Fast Facts About Carolyn Cobb
Carolyn Cobb is the Program Director for Planters Bank Passport 50 at Planters Bank in Hopkinsville, Kentucky.
Planters Bank is a community bank founded in 1996. Its assets total $1.2 billion, with 12 branches in western Kentucky and Tennessee. The Planters Bank Passport 50 Club offers travel opportunities for customers ages 50 and over who have an active checking account. The club has 675 members.
Born: Hopkinsville, Kentucky
Education: Cobb has an associate’s degree in secretarial skills from Murray State University and graduated from the School of Bank Marketing in Boulder, Colorado
Employment: Cobb started her banking career in 1965 as a loan secretary. In 1994, she started a senior loyalty program that included travel. In 2008, she switched to Planters Bank.
Family: Her husband of 54 years owns a real estate firm.
Hobbies: Cobb enjoys cooking, entertaining, reading and flower gardening.
Putting Retirement on Hold
In 2007, Carolyn Cobb thought she knew what the future held. She planned to retire, since her current bank was ending its travel program.
Instead, she got a phone call that changed everything.
“The president of the Planters Bank contacted me the last few months I was working, saying she would love to have me start a travel program at Planters,” said Cobb, program director for the Planters Bank Passport 50. “I told her I needed some time off.”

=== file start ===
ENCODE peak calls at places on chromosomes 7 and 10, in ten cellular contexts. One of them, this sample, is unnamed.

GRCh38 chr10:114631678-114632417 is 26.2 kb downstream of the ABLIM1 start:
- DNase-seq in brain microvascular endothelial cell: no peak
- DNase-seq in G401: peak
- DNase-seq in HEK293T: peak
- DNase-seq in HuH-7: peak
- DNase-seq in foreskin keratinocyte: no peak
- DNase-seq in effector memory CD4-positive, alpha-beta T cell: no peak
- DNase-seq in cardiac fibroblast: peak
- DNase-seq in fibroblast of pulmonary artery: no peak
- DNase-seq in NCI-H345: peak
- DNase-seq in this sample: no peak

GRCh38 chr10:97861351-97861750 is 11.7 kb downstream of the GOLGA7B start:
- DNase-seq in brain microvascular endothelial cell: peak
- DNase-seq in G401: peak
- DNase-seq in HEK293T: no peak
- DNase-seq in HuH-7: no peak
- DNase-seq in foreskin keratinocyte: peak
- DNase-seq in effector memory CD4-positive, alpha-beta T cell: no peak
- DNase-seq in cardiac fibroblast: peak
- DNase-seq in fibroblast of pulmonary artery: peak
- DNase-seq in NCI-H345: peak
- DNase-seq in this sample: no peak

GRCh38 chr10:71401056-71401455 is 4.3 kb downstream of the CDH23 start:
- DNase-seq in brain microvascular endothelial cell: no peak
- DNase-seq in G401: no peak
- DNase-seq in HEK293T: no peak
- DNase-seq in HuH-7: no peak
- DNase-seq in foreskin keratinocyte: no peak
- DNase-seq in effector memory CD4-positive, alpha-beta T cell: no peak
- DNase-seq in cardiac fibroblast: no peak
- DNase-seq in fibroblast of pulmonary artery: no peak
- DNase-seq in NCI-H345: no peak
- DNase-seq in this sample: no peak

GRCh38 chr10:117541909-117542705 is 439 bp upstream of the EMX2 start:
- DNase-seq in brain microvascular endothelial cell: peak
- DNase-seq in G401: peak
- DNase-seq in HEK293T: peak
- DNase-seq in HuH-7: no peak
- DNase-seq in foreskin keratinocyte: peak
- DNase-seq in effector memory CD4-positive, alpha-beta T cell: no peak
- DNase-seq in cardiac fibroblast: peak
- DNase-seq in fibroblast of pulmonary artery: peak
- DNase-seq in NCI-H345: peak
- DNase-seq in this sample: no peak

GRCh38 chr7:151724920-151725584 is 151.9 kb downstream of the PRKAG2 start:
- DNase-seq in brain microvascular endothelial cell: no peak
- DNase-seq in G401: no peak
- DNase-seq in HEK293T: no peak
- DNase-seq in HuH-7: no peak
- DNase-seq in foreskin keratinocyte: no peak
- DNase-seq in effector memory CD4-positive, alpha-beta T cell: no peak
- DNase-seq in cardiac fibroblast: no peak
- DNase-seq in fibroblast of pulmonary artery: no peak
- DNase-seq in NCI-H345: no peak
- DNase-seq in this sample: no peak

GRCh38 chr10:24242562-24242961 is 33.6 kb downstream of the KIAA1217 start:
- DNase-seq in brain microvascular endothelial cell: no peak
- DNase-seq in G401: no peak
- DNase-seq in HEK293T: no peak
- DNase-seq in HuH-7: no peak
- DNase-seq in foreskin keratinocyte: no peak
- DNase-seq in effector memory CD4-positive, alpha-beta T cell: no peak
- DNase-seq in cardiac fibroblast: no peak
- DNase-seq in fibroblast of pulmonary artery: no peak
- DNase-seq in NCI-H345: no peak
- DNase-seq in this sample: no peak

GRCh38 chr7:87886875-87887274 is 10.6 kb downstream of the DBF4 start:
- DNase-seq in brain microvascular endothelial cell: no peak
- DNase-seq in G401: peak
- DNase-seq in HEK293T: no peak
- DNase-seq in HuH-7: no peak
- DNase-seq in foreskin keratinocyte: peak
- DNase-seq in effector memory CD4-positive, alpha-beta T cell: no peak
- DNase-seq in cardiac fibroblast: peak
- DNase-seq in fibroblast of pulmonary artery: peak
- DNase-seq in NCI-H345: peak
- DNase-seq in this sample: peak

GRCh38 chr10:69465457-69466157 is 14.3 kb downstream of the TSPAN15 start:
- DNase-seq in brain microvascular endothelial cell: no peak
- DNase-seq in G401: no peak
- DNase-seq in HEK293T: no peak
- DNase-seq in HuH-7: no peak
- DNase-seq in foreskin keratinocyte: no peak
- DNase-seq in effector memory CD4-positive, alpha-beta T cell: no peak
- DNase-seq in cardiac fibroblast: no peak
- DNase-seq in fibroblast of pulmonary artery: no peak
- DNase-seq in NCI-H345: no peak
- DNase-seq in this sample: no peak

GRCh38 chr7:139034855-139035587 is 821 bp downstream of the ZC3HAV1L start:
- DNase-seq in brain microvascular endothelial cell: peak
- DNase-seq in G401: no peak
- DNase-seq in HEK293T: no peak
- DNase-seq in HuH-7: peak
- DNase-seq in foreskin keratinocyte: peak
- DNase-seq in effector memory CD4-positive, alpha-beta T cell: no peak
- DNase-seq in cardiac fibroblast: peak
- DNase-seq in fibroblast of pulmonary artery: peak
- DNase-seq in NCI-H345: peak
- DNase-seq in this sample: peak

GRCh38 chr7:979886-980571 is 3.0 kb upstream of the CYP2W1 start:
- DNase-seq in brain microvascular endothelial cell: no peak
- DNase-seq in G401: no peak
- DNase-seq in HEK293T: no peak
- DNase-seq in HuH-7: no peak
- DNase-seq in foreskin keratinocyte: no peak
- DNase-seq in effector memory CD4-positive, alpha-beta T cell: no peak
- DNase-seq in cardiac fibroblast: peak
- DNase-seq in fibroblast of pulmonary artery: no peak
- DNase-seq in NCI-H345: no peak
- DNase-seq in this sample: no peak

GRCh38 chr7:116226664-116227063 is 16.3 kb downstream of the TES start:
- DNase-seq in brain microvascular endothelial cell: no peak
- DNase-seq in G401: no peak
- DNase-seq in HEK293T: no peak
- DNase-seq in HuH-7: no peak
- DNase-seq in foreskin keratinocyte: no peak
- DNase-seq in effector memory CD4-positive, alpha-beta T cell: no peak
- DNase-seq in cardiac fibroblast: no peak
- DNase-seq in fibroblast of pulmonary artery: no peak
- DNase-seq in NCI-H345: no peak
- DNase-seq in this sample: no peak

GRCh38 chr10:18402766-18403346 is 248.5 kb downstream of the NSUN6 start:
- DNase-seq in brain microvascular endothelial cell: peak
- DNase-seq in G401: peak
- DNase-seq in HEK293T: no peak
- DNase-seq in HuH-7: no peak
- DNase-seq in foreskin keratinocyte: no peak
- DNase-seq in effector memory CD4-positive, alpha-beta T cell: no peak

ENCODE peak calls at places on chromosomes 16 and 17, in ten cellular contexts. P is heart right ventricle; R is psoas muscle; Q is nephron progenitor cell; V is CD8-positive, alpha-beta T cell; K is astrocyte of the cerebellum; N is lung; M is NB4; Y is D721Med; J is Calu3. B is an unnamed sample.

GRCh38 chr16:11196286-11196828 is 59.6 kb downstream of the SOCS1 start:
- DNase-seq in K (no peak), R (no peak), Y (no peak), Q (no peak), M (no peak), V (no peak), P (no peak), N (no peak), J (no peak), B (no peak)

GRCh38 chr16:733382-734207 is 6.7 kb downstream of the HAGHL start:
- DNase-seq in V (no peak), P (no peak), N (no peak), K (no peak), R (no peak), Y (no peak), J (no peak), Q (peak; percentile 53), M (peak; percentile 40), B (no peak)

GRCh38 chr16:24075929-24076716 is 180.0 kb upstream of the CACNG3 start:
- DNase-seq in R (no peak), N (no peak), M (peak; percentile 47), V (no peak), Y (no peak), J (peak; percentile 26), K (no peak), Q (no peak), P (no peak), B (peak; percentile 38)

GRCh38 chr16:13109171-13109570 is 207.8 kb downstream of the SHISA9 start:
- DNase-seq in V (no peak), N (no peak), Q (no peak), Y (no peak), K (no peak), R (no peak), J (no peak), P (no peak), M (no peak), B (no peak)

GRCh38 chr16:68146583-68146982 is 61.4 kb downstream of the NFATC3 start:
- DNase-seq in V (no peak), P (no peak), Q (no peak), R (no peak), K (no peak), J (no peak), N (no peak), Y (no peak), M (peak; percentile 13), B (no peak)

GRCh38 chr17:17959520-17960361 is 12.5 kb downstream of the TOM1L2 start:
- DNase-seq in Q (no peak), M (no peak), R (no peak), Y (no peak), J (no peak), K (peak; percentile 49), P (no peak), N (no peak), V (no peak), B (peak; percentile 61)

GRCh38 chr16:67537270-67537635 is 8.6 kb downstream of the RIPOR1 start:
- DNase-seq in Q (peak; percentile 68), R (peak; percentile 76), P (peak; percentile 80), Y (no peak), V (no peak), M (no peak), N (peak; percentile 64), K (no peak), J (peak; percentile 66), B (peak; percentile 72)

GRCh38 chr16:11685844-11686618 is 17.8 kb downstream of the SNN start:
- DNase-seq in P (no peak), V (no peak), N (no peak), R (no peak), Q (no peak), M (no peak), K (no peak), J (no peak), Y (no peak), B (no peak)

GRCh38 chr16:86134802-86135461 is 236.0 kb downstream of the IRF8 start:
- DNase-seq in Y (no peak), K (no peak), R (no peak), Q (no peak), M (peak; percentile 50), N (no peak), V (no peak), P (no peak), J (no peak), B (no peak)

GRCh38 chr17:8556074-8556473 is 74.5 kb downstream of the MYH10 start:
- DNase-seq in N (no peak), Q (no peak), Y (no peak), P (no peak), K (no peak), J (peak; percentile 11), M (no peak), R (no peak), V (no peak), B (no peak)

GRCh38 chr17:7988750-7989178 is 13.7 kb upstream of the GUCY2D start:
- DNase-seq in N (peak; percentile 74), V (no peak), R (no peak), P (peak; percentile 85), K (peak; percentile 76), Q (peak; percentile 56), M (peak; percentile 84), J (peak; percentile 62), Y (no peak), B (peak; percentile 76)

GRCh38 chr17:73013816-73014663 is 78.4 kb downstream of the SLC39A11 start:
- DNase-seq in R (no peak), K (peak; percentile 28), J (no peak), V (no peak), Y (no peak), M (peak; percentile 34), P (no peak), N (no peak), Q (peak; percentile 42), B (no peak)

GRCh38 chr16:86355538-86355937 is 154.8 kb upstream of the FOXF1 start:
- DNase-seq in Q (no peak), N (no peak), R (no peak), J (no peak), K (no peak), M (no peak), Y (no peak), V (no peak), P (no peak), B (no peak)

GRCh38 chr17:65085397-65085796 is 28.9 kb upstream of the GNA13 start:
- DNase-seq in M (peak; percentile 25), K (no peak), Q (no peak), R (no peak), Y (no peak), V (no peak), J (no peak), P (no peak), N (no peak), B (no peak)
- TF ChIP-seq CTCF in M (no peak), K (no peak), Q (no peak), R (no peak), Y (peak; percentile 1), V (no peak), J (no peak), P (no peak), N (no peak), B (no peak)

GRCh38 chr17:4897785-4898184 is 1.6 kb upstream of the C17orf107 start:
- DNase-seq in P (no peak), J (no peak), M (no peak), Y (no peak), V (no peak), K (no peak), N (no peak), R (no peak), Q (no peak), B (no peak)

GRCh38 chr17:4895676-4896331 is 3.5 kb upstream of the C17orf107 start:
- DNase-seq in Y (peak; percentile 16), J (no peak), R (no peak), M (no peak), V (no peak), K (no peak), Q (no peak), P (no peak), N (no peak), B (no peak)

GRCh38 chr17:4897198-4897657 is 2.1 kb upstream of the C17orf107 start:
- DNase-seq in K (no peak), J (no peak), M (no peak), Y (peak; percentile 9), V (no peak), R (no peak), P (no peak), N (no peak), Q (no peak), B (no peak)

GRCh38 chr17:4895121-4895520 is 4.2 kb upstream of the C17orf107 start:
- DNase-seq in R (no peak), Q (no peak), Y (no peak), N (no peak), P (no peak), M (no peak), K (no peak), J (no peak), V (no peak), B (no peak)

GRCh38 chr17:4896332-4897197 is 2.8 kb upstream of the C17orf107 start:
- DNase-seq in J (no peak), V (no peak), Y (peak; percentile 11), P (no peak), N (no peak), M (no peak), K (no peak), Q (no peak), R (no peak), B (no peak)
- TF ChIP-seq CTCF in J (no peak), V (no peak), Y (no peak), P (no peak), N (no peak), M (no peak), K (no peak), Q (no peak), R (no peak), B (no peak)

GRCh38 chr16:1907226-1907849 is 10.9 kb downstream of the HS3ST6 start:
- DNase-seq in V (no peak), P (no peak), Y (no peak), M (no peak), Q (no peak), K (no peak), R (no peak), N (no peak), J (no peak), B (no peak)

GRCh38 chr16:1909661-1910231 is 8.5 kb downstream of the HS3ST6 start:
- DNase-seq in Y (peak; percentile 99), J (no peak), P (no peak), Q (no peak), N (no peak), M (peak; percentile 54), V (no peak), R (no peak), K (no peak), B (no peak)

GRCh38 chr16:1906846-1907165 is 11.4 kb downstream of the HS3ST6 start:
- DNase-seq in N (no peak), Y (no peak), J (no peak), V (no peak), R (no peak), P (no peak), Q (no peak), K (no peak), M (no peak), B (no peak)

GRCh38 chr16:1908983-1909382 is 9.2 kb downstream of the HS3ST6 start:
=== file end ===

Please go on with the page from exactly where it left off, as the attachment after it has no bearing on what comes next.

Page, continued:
After a year of taking it easy, Cobb took up the offer to resurrect her travel career at Planters Bank. Luckily, she had 13 years of successful group travel planning experience from which to pull.
This year, Cobb celebrates 25 years of organizing bank travel, including 12 years full of travel adventures and friends made at Planters Bank.
Dairy Farm Dreaming
Cobb grew up on a dairy farm with few opportunities to leave town, let alone explore the world.
“Because the cows had to be milked twice a day, I never traveled,” said Cobb. “The highlight of my summer was going to 4-H Camp and showing cattle at the state fair. I always said I wanted to travel.”
After college, Cobb took a job at the local bank. She started traveling domestically with her husband on vacations. Even then, Cobb arranged everything.
“I would plan the trip, and my husband would just say, ‘Tell me where we’re going and hand me the map.’ He is a stay-at-home hubby,” said Cobb. “He is happy for me to be able to travel and is always happy when I return. It has worked out perfectly for our marriage of 54 years. He gets to stay home, sell real estate and golf while I travel all over the world. He is very happy he doesn’t have to take me on vacations anymore.”
In 1993, Cobb was asked to start a bank senior loyalty program that included travel. By then, she had been promoted to vice president of marketing but felt unsure about planning group travel. She attended The School of Bank Marketing in Boulder to learn more about bank travel programs.
In 1994, Cobb ventured out with a group for the first time to Nashville, Tennessee. Larger trips followed, and soon Cobb was leading a thriving travel program.